Osborne House has an impressive Terrace Restaurant for the ultimate lunchtime venue – but if you want to get a taste of the Osborne experience without buying a ticket you can take advantage of the new cafe in the recently restored Petty Officers’ Quarters. It’s a remarkable bit of work – the building serves as cafe, shop and ticket office for one of the busiest tourist venues in the country, and yet somehow the approach to it manages to give the impression of arriving at some quiet Edwardian country establishment. The carefully-tended informal gardens and meadows which characterise much of the impressive Osborne estate welcome the visitor, and all is in keeping with the period, even down to the hazel hoops keeping the visitor gently guided in the right direction.
Matt and Cat met a friend for a lunchtime chat at the cafe. They strolled through the shop into the spacious cafe, where they picked a tray and joined the queue at the counter. On arrival at the food, they were slightly confused. Nobody was there to serve, and there was no sign of the advertised ‘hot dish of the day’, but there were tureens which presumably held soup. There were also sandwiches and rolls, and a range of unusual items all presented in – rather unsustainably – disposable transparent plastic tubs of various shapes and sizes. It seems that the Osborne House cafe is seeking to sell the elements of a picnic, as well as food to eat there and then.
Eventually one of the many smartly-uniformed staff behind the counter came to your reviewers’ aid and explained that the hot dish of the day was off, but managed to tempt Cat with the choice of mushroom and ginger or carrot and coriander soup – she chose the latter. Matt dithered over the many mysterious pots of stuff, and eventually went for a chicken salad, which came with another little pot which turned out to be mayonnaise. Drinks were lemonade (in a curious plastic beaker) and a cup of tea. For dessert Cat chose fresh strawberries, and Matt adventurously took a chocolate cream pudding. At the till Cat asked if her strawberries came with cream – it turned out that they did, and the lady taking the money retreated into a nether room with the strawberries, to re-emerge with the fruit covered in squirty cream.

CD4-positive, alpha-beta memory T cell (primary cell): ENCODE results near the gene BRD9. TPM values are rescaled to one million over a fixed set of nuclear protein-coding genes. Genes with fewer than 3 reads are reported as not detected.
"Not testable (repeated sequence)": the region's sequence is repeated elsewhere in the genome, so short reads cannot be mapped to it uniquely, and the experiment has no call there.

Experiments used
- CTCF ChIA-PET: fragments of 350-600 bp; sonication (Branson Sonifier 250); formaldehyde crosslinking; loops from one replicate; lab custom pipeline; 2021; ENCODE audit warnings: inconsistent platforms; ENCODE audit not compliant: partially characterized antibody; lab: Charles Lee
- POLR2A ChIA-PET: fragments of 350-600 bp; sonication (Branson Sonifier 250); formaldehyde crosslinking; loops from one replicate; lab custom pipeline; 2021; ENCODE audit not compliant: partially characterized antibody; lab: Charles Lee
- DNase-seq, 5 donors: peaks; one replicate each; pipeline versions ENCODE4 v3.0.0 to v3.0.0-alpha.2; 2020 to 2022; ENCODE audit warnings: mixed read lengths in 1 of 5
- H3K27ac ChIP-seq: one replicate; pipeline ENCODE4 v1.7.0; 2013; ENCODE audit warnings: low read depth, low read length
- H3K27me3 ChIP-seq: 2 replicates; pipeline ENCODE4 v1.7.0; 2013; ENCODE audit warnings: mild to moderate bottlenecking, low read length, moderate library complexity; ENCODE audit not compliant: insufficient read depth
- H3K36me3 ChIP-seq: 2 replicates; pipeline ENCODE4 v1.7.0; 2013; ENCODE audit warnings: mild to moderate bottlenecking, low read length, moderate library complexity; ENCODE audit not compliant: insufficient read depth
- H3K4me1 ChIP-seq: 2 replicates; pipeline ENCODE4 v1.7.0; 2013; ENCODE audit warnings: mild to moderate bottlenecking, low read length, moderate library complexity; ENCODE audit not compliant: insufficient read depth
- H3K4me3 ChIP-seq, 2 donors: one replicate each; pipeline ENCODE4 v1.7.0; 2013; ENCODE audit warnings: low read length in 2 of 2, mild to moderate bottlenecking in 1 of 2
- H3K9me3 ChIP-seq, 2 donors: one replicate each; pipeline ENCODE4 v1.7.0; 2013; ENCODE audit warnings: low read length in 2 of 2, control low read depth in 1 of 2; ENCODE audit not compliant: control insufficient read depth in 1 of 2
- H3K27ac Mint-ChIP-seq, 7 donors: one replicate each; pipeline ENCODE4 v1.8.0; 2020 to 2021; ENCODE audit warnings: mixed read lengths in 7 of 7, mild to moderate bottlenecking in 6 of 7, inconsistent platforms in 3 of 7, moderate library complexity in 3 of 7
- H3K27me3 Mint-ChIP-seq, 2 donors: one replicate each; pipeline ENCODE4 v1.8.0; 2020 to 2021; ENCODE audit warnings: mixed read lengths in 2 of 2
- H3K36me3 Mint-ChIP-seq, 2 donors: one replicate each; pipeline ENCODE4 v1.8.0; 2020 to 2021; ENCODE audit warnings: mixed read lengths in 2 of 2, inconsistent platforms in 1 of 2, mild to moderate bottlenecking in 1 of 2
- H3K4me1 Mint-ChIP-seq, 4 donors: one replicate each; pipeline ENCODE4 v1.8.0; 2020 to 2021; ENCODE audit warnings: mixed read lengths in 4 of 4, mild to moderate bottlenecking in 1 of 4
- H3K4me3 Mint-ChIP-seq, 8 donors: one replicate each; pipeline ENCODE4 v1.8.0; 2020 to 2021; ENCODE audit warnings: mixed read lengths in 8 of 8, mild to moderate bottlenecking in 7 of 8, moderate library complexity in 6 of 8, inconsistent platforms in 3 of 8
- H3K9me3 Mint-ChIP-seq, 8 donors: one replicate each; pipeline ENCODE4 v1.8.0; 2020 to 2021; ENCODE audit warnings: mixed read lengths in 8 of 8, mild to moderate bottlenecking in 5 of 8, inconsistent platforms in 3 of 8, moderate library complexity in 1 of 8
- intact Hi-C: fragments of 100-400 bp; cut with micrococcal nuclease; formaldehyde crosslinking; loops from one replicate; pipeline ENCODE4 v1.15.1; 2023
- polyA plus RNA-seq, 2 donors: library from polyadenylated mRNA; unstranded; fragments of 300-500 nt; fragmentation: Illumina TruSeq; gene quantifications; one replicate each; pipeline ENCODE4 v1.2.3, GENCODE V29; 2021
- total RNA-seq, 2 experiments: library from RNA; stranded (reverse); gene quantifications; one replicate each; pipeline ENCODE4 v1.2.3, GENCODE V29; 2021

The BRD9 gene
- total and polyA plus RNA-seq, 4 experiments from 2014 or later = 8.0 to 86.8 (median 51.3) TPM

Paying for this feast was a slightly painful experience – Matt and Cat reflected on the fact that for the price they could have had a full takeaway from the Balti King, or maybe a slap-up dinner at the Sportsman’s Rest. However, on settling in the garden to eat, they soon realised why: this was a cut above the normal cafe experience.
Cat’s soup was deliciously hot, with some fresh bread to accompany it. Her home-made still lemonade was an old-fashioned treat. Matt dug into his chicken salad with enthusiasm – the tall receptacle it was served in made accessing it quite challenging, but once extracted it proved to be a really fresh, tasty and simple meal – chunks of chicken, fresh leaves and sliced tomato, with not the slightest hint of any dried or browned ingredients.
It was the desserts that really made an impression. Cat at first turned her nose up somewhat at the squirty cream on her freshly-sliced strawberries, but even she had to admit that in this Wimbledon week it was the perfect accompaniment. Matt was bowled over by his chocolate cream pudding. A dish hard to describe, it was a generous mix of fresh cream, chocolate, sponge and chocolate drops. With an almost savoury flavour that really brought out the bitter dark chocolate and thick fresh cream, it was a startlingly grown-up delight to discover in a plastic beaker at a cafe.
As with the nearby Terrace restaurant; Osborne House Petty Officers Quarters Cafe is very good, and the high class of the place is reflected in the high prices. Still, a cafe well worth a visit, with some unusual and very high-quality offerings served in the most relaxing and enjoyable surroundings.
Osborne House Petty Officers Quarters Cafe